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How to Learn Copywriting – A Personal View

Posted By Jim Kinloch on Nov 21, 2019 |


I always wanted to do standup comedy*. I knew that I’d had to write my own funny stuff. In the process of that learning I took to writing sitcoms**.

 

I learnt stuff.

 

Every Writer is Their Own Medicine

I still can’t find where I first read this sentence. But it accelerated my learning.

I took it to mean a) no one else can teach you to write. b) Learn how to write for yourself.

So, I keep a journal of what works for me. From the mundane like the music*** that induces writing, to practical tips like writing at a particular time no matter what.

Writing No matter what means making an appointment with yourself. You set the time, say 4:30pm and as soon as the clock ticks over you write.

Now. Sounds easy. But it’s not. You have to write then for a set amount of time. Say, ten minutes to start and you don’t stop.

You find out a lot about yourself. You’ll repeat words, you’ll write swear word after swear word. Little unconscious thoughts will come out. It’s tough, especially if you do it every day and increase the time.

Stick with it and you learn to write on demand

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Ideas – Where do they come from?

John Cleese always used to reply ‘a little shop in Swindon.’

The best thing you can do when you look for ideas is to set yourself a big target. Not five, not ten but fifty ideas.

Give it a go. You’ll learn that the first ideas can work and are the best but if you keep going then the most offbeat ideas will come. That’s where the gold is.

 

Copying for Learning

You know when you hear a line or read one that really excites you or makes you give an emotional response?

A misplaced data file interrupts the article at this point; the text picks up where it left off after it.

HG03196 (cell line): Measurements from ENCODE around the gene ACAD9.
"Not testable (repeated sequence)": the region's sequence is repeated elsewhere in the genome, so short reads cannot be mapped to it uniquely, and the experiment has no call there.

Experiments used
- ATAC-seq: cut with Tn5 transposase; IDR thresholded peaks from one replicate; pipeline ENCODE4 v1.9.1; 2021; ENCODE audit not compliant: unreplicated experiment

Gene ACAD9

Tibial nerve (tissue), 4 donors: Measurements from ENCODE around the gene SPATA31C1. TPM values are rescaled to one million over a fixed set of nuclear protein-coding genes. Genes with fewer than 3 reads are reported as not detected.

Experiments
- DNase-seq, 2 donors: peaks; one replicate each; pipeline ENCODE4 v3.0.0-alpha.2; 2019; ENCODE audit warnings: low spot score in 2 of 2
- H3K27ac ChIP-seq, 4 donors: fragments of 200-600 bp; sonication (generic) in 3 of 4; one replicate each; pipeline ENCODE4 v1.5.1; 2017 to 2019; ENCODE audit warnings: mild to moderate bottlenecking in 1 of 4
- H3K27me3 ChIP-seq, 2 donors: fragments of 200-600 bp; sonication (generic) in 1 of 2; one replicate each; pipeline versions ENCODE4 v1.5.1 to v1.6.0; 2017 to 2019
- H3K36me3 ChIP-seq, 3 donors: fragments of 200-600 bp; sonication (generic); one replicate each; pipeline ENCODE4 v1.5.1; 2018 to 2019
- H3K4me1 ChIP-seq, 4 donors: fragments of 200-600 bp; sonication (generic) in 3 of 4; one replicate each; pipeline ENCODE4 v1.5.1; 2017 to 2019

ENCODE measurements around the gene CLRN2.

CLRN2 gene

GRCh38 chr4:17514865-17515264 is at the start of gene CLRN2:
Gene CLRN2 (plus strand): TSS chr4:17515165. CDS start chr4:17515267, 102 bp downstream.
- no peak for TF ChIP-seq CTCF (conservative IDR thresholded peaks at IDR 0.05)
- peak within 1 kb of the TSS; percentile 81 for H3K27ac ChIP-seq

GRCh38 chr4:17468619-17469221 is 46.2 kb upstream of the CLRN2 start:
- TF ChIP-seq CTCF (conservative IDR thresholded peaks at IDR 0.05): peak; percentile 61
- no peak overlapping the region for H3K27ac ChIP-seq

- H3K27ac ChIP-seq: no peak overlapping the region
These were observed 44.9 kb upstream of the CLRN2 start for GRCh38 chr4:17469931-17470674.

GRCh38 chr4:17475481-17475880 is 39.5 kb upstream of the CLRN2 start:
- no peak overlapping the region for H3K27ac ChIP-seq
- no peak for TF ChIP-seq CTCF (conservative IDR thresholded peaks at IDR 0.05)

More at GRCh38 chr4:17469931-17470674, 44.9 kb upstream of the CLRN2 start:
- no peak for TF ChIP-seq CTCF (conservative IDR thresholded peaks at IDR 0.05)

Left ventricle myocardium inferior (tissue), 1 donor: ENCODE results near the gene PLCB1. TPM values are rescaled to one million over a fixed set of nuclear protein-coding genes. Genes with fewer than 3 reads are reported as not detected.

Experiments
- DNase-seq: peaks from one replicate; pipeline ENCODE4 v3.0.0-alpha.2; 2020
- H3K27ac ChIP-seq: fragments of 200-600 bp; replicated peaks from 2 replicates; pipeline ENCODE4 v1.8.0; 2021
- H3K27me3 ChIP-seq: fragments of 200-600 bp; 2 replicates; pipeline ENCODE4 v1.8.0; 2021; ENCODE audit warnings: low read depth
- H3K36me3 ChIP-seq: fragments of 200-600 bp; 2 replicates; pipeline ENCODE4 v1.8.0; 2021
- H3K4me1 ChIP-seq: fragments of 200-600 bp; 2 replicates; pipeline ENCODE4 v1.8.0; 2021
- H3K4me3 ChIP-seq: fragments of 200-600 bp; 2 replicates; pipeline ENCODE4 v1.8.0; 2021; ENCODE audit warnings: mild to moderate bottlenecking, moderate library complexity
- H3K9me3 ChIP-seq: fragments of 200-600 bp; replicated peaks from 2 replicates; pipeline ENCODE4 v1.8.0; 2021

You then sit down and try to write something similar. It often doesn’t work. Imagine you want to write like that person who gave you that emotion.

Copy them. Copy their writing word-for-word.

I mean hundreds of words. You’ll learn how they spend words but you must attend what you are copying. This means concentrating on what you are copying.

Stage two is bringing your ideas and mapping them to how they create a sentence, how they use an idea.

I once copied out a whole episode of a famous sitcom and then mapped my characters to that episode. I learnt so much.

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Read your copy out loud

Yes. Really. It’s easier to judge the tone when said out loud and if the words sound natural.

 

The Gut – a Bonus

If you hear someone say they write from the gut then they’re all right. Have a look around about writing from the gut instead of the heart or the head if you want to learn about writing with true emotion.

Clue: Natalie Goldberg, ‘Writing Down The Bones’

 

5 Tips for Learning to Write Copy

  1. Keep a journal of what works for you and maintain it.
  2. Learn to write on demand.
  3. Generate many, many ideas and expand on the ones with energy.
  4. Copy the best, word-for-word.
  5. Read it out loud

 

Jim Signature

 

*I did standup, a few gigs. Not great but no disasters.

** No sales but shortlisted in a BBC finish the sitcom competition, top 50 out of 5,000 scripts

***The Verve Bittersweet Symphony does it for me. What works for you?

 

Sources / References

Dorothea Brand Becoming A Writer

Natalie Goldberg

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